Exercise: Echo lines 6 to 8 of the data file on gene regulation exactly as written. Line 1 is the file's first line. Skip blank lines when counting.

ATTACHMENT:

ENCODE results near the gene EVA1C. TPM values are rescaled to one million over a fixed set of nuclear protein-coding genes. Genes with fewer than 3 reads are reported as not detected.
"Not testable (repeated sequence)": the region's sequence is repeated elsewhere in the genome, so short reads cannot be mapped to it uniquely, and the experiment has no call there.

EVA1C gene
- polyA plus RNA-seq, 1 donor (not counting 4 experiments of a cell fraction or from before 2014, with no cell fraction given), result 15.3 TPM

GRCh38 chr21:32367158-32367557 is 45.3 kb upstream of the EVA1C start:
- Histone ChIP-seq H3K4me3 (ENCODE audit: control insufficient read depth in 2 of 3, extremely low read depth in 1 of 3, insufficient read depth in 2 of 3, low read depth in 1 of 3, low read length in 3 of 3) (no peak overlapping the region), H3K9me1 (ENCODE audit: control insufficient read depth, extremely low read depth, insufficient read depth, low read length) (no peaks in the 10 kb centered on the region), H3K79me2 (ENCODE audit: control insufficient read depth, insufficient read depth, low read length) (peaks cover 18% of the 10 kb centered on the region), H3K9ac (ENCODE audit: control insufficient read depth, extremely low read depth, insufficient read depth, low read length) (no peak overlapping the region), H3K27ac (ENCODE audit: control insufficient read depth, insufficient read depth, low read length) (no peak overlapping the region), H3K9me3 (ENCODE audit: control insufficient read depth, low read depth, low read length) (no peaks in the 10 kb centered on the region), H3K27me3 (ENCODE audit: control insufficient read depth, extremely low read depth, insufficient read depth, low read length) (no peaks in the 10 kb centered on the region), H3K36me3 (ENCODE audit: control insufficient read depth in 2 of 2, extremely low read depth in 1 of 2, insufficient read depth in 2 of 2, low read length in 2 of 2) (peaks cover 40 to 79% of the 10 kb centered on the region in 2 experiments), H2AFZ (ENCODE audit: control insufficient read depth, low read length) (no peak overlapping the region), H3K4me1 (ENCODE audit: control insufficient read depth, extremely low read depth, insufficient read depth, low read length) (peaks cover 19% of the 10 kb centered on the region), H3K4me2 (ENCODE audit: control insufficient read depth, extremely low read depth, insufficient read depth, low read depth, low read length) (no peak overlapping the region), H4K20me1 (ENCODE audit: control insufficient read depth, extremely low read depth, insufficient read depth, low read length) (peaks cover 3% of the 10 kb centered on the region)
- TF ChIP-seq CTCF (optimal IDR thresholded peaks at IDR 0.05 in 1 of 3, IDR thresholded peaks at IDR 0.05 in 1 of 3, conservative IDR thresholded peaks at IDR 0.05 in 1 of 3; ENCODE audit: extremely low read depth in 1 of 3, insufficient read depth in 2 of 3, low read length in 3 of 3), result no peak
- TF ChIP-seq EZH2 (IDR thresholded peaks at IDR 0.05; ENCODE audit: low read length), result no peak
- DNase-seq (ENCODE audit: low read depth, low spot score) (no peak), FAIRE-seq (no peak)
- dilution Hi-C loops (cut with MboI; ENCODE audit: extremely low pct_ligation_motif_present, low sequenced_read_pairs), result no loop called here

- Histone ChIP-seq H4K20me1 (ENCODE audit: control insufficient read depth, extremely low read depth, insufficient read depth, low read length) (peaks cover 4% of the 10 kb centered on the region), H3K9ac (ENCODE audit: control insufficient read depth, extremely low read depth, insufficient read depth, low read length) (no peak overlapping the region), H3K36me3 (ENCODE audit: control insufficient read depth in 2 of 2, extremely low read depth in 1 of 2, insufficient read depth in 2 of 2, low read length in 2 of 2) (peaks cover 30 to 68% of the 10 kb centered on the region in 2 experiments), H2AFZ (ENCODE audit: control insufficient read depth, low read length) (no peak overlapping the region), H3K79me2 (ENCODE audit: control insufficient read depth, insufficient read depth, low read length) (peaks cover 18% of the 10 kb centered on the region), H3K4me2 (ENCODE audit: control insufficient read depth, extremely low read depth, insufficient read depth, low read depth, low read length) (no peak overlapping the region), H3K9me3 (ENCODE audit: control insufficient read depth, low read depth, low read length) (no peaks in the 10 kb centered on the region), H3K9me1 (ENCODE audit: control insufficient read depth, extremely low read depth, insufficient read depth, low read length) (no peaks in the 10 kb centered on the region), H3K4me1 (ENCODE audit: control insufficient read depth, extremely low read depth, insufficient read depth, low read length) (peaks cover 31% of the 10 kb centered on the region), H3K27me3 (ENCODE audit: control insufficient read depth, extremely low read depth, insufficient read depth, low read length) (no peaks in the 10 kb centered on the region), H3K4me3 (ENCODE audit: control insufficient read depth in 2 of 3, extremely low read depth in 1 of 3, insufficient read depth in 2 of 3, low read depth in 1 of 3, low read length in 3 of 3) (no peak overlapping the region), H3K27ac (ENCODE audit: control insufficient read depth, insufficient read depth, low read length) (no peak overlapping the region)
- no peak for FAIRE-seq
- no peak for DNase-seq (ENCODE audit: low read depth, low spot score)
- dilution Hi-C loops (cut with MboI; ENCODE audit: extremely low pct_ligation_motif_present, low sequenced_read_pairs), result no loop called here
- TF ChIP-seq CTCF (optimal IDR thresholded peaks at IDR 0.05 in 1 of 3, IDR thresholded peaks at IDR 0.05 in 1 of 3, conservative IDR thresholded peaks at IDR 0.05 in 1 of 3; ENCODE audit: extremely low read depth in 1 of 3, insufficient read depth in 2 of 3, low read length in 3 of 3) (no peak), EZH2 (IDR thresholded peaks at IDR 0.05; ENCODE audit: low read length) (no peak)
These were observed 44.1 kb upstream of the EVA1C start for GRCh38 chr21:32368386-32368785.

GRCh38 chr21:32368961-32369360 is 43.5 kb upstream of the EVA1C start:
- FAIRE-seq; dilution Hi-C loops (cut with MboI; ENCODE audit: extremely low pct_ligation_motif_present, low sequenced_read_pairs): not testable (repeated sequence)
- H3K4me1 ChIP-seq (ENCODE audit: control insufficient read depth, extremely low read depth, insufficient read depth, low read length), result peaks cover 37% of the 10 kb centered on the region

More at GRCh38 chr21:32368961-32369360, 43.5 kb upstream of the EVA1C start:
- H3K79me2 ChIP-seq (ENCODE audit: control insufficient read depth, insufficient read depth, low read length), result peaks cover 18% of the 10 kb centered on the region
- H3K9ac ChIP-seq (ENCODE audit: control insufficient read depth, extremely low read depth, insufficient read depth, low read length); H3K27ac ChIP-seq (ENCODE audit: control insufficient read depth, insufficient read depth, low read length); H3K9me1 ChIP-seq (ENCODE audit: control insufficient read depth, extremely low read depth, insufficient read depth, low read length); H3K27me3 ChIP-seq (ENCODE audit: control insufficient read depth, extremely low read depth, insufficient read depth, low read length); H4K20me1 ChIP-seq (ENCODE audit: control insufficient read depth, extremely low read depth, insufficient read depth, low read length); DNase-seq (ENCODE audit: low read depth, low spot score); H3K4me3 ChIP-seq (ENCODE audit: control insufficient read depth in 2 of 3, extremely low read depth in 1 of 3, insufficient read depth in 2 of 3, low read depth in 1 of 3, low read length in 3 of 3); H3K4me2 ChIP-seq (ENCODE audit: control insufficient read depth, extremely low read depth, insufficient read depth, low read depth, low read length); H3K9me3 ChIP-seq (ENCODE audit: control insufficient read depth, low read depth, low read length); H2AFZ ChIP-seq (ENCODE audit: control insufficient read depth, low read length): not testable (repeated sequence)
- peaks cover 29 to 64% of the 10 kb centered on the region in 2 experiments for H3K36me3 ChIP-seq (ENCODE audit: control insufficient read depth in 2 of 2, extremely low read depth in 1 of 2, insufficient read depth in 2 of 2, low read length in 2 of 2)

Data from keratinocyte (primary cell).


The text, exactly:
- Histone ChIP-seq H3K4me3 (ENCODE audit: control insufficient read depth in 2 of 3, extremely low read depth in 1 of 3, insufficient read depth in 2 of 3, low read depth in 1 of 3, low read length in 3 of 3) (no peak overlapping the region), H3K9me1 (ENCODE audit: control insufficient read depth, extremely low read depth, insufficient read depth, low read length) (no peaks in the 10 kb centered on the region), H3K79me2 (ENCODE audit: control insufficient read depth, insufficient read depth, low read length) (peaks cover 18% of the 10 kb centered on the region), H3K9ac (ENCODE audit: control insufficient read depth, extremely low read depth, insufficient read depth, low read length) (no peak overlapping the region), H3K27ac (ENCODE audit: control insufficient read depth, insufficient read depth, low read length) (no peak overlapping the region), H3K9me3 (ENCODE audit: control insufficient read depth, low read depth, low read length) (no peaks in the 10 kb centered on the region), H3K27me3 (ENCODE audit: control insufficient read depth, extremely low read depth, insufficient read depth, low read length) (no peaks in the 10 kb centered on the region), H3K36me3 (ENCODE audit: control insufficient read depth in 2 of 2, extremely low read depth in 1 of 2, insufficient read depth in 2 of 2, low read length in 2 of 2) (peaks cover 40 to 79% of the 10 kb centered on the region in 2 experiments), H2AFZ (ENCODE audit: control insufficient read depth, low read length) (no peak overlapping the region), H3K4me1 (ENCODE audit: control insufficient read depth, extremely low read depth, insufficient read depth, low read length) (peaks cover 19% of the 10 kb centered on the region), H3K4me2 (ENCODE audit: control insufficient read depth, extremely low read depth, insufficient read depth, low read depth, low read length) (no peak overlapping the region), H4K20me1 (ENCODE audit: control insufficient read depth, extremely low read depth, insufficient read depth, low read length) (peaks cover 3% of the 10 kb centered on the region)
- TF ChIP-seq CTCF (optimal IDR thresholded peaks at IDR 0.05 in 1 of 3, IDR thresholded peaks at IDR 0.05 in 1 of 3, conservative IDR thresholded peaks at IDR 0.05 in 1 of 3; ENCODE audit: extremely low read depth in 1 of 3, insufficient read depth in 2 of 3, low read length in 3 of 3), result no peak
- TF ChIP-seq EZH2 (IDR thresholded peaks at IDR 0.05; ENCODE audit: low read length), result no peak